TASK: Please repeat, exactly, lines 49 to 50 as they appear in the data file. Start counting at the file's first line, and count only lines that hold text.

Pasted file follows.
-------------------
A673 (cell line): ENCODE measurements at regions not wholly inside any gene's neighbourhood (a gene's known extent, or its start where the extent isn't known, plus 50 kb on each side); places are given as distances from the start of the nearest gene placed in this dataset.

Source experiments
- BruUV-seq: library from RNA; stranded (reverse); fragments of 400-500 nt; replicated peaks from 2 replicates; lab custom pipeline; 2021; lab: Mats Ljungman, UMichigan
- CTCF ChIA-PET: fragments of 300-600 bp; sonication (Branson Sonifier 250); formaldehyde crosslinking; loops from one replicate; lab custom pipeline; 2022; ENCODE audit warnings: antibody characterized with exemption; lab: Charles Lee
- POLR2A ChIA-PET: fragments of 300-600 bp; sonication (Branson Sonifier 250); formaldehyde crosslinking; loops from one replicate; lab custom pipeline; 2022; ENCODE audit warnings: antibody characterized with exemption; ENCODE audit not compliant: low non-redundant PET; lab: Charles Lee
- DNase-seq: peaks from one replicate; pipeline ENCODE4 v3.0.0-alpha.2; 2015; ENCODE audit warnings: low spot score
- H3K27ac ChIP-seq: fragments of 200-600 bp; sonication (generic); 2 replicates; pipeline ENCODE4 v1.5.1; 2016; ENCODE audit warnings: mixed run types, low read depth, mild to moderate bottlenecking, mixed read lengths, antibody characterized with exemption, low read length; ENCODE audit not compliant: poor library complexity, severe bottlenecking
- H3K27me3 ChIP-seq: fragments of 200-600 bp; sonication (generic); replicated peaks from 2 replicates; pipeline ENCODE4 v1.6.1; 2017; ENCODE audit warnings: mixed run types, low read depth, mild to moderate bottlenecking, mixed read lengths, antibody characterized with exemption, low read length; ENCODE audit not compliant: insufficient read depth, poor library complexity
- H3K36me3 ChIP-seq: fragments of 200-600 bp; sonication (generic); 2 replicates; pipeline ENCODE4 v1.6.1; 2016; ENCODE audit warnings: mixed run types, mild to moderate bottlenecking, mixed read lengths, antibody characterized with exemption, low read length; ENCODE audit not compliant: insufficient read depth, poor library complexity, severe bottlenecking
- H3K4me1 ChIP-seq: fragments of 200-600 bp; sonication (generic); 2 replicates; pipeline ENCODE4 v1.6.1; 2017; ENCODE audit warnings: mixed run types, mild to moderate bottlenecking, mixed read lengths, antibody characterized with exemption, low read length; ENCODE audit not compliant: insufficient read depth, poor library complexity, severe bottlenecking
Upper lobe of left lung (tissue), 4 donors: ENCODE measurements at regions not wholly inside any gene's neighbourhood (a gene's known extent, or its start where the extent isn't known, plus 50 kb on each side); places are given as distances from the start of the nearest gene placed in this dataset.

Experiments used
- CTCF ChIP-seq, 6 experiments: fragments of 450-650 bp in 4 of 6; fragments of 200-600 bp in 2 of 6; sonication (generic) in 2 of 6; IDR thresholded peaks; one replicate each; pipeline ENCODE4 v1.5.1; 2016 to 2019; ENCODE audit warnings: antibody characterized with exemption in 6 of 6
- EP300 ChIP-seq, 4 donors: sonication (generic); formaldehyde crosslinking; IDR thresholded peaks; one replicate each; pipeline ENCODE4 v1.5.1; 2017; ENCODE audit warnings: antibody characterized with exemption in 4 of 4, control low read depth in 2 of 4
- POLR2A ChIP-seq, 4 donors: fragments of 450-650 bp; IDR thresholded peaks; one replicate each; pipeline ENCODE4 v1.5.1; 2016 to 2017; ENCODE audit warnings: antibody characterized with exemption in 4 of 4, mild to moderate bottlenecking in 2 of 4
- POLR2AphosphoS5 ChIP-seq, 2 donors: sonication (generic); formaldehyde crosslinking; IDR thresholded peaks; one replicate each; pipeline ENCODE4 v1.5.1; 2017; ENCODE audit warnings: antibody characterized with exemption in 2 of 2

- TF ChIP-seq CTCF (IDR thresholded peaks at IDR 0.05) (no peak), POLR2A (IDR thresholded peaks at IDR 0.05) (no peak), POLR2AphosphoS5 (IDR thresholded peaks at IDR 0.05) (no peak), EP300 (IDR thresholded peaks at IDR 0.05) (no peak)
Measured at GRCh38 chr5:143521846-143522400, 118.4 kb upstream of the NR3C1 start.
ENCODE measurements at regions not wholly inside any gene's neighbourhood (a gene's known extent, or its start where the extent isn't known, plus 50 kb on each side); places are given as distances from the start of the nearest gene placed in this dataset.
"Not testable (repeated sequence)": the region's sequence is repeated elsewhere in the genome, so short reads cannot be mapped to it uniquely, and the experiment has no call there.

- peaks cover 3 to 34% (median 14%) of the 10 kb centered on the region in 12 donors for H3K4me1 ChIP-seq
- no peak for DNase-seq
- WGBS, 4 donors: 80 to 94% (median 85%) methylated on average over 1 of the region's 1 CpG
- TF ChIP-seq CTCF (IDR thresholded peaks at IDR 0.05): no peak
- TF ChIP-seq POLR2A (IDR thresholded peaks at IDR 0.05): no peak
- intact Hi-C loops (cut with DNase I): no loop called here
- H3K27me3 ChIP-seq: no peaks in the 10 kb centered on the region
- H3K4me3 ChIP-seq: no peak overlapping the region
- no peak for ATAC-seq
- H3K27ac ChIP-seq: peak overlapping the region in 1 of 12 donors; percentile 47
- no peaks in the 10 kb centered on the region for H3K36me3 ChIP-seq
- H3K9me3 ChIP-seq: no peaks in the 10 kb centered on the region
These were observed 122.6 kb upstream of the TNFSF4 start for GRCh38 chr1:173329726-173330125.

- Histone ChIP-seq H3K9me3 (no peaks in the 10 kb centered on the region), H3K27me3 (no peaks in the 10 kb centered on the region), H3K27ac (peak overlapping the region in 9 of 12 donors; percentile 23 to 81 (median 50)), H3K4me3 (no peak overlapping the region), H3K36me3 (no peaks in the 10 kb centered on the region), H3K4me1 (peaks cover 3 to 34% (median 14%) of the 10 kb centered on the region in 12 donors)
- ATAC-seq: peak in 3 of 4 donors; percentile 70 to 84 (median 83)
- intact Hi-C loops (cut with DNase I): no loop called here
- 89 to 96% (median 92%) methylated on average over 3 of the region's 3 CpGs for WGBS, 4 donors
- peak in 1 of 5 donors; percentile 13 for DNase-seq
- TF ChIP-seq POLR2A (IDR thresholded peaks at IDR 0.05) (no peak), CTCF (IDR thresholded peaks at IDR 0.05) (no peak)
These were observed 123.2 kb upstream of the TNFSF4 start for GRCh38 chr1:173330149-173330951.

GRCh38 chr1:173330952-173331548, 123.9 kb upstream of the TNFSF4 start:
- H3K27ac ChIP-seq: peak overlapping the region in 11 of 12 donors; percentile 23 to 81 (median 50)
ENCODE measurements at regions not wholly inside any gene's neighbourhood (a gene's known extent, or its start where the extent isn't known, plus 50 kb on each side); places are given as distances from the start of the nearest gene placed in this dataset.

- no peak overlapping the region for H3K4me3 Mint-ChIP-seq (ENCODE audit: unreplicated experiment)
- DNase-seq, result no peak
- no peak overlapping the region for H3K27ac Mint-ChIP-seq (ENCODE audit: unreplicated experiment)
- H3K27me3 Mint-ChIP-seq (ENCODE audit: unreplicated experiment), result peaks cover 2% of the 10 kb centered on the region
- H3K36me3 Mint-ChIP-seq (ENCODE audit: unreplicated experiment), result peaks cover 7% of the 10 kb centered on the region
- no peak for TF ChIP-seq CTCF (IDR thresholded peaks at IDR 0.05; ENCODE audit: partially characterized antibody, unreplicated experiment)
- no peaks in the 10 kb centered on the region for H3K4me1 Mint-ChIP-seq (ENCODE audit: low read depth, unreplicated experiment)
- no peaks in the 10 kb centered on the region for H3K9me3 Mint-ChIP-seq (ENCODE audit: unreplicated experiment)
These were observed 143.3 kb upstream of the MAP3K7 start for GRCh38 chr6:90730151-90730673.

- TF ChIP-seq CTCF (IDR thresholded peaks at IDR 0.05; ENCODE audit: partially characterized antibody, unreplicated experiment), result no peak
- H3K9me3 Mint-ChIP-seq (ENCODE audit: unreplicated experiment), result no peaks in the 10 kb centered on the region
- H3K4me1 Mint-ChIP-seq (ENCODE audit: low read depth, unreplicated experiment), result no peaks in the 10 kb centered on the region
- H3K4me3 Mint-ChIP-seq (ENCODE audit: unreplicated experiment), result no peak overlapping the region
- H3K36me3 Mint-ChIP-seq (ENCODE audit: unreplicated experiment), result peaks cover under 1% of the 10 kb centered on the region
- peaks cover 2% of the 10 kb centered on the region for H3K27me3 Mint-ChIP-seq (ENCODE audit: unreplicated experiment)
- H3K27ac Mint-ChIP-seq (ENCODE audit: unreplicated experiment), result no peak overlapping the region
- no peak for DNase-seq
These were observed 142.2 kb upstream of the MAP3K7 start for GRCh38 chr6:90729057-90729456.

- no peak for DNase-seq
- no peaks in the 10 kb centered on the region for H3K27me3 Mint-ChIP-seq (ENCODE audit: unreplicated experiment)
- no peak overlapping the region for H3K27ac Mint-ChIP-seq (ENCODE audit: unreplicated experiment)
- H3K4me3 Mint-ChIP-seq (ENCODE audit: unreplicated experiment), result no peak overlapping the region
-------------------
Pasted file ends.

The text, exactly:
- no peak for TF ChIP-seq CTCF (IDR thresholded peaks at IDR 0.05; ENCODE audit: partially characterized antibody, unreplicated experiment)
- no peaks in the 10 kb centered on the region for H3K4me1 Mint-ChIP-seq (ENCODE audit: low read depth, unreplicated experiment)